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Privity of Contract: Know All Parties to Your Agreements

By Adam Atlas

Banks, processors and ISOs often forget that ISOs sign contracts between merchants and banks or processors and generally do not sign contracts directly with merchants. Whoever you are in the matrix of relationships in the electronic transactions processing business, it benefits you to consider who the parties are to the contracts in your specific business.

One of the first principles taught in any law school contracts class is 'privity of contract.' In a nutshell, if one party has privity of contract with another, it means that the parties have a contractual relationship directly with each other. If you do not have privity of contract with another party, then in most cases you cannot sue the other party on the contract.

For example, if you are a processor and you sign an ISO deal with an ISO that has 10 sales representatives, the most likely scenario is that you have privity of contract with the ISO but not with the individual sales representatives. Those sales representatives, on the other hand, have privity of contract with the ISO but not with you, the processor.

As readers of The Green Sheet are generally aware, even if the merchant goes directly to the ISO or the sales representative when it has questions or issues, the merchant generally has no direct contractual relationship with the ISO.

It is in the best interest of the ISO to service the merchant even though the ISO has no direct relationship with the merchant. The motivation for an ISO to service one of its merchants is often purely business-based and not legally-based; however, sometimes business motivation is not enough to settle any or all of the issues that may arise between an ISO and a merchant.

It's important to know who really has the legal obligation to the merchant under the merchant agreement. Suppose a merchant agreement is between the merchant and a bank. In the event that the sales representative, the processor and the ISO are unable to address a significant issue for that merchant, all parties in this matrix should be aware of how to reach the bank to promptly address the merchant's issue.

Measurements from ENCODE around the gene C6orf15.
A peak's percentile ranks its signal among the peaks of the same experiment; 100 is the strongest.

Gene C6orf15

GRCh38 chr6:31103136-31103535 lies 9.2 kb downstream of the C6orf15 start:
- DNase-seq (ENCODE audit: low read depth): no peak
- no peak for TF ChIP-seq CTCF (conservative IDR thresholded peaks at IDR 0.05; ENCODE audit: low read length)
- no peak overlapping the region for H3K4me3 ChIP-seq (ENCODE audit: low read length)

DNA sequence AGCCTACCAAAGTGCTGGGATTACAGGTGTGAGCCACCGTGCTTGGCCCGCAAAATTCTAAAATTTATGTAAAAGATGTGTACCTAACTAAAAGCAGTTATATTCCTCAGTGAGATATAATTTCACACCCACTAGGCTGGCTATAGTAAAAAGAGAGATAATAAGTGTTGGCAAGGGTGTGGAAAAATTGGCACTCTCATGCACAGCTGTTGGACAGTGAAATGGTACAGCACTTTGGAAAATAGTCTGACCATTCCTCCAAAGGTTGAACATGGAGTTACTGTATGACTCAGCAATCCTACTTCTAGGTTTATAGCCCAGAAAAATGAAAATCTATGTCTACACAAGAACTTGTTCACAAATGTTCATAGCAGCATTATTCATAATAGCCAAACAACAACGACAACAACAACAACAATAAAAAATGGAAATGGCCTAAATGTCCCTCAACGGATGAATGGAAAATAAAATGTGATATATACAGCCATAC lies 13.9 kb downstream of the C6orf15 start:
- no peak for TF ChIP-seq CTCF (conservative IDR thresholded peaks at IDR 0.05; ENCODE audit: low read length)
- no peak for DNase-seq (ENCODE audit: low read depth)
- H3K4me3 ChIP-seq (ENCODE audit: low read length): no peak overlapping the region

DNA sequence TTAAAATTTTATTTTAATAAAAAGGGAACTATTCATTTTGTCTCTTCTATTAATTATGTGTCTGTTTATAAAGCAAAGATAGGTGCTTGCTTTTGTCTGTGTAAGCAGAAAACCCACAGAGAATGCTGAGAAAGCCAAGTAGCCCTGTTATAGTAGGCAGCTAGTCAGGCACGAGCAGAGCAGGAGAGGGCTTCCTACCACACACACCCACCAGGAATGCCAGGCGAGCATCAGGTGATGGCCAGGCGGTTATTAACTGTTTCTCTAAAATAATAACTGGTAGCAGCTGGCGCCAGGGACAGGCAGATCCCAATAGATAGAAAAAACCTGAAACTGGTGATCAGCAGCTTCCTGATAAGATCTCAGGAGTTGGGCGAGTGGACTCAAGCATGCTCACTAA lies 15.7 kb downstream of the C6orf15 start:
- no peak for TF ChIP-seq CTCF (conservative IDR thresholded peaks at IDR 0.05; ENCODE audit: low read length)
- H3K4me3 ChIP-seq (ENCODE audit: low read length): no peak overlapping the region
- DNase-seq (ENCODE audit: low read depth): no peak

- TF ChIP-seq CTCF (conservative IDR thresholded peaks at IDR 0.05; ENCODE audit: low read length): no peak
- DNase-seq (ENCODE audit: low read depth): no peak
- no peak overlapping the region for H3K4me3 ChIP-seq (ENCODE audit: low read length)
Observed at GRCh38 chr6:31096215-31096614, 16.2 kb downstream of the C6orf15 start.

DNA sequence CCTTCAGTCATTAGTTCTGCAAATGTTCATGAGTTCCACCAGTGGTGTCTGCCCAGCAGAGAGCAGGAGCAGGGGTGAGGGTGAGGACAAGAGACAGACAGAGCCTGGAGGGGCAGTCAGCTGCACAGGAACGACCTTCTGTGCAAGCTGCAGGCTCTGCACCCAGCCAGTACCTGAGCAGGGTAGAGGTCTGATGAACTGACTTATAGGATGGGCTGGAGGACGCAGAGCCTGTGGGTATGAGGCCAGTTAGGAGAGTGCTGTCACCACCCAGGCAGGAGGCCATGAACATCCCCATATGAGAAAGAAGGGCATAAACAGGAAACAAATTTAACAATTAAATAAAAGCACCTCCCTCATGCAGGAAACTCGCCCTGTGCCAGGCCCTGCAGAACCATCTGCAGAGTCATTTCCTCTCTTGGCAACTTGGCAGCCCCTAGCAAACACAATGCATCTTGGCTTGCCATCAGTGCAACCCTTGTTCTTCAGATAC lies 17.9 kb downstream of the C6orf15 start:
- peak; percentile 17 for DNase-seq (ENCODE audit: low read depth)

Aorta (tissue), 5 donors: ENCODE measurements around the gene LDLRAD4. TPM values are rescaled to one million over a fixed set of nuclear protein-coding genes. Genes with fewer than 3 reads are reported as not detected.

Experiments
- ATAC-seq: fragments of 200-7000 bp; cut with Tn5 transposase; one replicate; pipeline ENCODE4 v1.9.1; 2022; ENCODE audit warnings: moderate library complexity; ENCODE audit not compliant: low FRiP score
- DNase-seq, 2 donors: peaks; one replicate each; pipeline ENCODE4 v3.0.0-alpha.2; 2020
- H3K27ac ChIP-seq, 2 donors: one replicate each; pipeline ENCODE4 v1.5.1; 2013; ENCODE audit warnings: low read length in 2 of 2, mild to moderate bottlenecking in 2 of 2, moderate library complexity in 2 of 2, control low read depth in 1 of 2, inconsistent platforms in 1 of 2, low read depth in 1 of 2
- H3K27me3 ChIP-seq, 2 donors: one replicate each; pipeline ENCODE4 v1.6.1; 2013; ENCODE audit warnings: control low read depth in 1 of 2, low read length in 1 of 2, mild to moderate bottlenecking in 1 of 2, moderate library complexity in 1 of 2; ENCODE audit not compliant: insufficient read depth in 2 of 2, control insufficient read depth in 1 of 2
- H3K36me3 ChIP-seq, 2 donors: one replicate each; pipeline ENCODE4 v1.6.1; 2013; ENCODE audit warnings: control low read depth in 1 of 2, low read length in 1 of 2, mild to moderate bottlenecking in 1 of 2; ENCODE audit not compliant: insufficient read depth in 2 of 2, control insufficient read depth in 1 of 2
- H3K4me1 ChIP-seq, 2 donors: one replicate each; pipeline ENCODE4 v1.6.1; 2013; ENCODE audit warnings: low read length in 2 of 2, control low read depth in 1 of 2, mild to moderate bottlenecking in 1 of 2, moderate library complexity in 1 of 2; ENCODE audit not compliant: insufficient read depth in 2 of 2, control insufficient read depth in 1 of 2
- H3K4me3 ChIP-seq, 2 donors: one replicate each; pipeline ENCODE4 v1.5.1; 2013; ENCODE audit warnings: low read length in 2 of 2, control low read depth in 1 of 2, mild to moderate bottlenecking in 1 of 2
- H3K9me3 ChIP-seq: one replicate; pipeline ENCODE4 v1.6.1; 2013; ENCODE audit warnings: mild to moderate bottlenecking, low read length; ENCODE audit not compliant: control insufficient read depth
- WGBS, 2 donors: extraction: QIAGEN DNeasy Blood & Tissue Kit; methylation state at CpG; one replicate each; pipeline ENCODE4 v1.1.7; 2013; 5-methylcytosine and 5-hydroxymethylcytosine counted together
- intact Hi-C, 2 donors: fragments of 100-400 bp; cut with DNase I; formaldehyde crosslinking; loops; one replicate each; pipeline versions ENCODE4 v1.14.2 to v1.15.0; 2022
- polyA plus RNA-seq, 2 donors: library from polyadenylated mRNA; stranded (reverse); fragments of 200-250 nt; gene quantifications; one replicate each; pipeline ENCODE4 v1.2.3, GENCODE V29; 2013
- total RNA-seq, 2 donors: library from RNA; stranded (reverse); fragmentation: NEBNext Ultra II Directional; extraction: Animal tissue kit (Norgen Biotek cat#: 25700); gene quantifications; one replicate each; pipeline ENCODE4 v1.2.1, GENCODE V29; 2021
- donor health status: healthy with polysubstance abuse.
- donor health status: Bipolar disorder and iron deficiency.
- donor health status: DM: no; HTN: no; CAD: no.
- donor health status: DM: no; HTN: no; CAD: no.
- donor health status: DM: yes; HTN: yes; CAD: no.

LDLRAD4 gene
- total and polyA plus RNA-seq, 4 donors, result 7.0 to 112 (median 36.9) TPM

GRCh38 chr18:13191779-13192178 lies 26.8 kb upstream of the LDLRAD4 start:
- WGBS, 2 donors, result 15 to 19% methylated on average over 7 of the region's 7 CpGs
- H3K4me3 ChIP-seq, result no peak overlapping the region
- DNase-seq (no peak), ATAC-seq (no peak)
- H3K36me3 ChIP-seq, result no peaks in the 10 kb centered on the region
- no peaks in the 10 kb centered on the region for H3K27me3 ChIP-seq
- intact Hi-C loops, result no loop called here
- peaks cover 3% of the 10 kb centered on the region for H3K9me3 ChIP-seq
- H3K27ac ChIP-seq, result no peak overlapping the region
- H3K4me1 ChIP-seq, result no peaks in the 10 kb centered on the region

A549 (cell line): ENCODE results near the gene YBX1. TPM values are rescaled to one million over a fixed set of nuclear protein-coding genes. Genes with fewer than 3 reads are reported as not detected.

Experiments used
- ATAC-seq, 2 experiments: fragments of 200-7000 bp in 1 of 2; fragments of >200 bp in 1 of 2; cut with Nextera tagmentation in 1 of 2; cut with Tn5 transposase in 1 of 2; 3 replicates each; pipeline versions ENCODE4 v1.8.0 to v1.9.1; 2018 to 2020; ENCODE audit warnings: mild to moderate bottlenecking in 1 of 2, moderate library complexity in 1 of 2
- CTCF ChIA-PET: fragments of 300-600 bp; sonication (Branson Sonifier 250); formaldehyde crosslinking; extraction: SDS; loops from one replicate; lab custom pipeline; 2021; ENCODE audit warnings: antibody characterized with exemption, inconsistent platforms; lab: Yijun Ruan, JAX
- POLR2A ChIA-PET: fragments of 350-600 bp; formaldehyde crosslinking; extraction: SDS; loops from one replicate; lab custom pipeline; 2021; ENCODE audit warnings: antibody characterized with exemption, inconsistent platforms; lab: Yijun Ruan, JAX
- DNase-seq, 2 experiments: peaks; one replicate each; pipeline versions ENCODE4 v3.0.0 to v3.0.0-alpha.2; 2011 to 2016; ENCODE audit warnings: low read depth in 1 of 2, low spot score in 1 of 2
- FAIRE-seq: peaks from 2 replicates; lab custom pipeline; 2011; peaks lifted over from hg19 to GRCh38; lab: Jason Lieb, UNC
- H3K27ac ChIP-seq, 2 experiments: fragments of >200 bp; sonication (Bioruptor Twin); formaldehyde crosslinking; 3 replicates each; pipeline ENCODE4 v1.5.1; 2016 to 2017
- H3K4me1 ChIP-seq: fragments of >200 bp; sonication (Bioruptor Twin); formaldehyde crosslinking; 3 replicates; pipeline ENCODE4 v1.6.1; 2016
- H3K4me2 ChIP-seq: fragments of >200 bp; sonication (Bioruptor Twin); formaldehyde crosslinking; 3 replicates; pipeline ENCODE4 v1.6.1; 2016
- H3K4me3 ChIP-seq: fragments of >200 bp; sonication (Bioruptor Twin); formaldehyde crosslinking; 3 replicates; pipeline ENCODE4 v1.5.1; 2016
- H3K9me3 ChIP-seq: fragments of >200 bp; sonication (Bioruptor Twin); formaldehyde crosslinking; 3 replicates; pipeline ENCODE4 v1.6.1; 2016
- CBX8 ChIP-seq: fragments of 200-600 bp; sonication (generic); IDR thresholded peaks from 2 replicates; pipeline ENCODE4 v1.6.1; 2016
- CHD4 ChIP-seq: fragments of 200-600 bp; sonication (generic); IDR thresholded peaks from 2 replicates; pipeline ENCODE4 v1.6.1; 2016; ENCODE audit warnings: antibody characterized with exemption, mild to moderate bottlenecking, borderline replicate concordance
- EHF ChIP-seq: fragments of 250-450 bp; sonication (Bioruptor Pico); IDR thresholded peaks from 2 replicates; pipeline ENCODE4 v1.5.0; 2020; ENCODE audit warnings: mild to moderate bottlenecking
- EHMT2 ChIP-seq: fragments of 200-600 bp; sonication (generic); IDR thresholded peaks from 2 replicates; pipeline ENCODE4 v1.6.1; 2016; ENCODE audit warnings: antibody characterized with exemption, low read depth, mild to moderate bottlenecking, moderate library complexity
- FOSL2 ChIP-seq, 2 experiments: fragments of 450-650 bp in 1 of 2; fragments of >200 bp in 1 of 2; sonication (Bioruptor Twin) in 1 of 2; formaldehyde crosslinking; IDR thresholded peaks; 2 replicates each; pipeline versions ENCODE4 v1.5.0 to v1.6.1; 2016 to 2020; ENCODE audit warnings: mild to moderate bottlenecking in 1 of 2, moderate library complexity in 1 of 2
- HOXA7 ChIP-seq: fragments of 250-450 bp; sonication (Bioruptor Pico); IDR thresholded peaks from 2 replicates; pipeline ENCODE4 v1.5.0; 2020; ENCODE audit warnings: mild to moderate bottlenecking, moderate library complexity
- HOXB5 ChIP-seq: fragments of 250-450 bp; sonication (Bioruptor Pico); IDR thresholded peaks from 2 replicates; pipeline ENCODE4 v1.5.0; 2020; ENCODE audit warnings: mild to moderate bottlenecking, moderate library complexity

Most ISOs and processors are incapable of legally forcing a bank to perform for a merchant. As such, channels of communication between ISOs, processors and banks must be available if ISOs are to deliver the level of service that merchants expect in this business today.

While banks or processors generally have privity of contract with merchants and therefore the direct obligation to provide processing services, if you are an ISO, do not let your exclusion from that direct relationship mislead you into thinking that you are any less liable for losses that you have agreed to take on under your ISO agreement.

Given that the ISO usually has no direct privity of contract with a merchant, the ISO must rely entirely on the processor or bank to take all necessary action to recover uncollected merchant debt from merchants (See "How About Them Reserves?" The Green Sheet, Oct. 27, 2003, issue 03:10:02).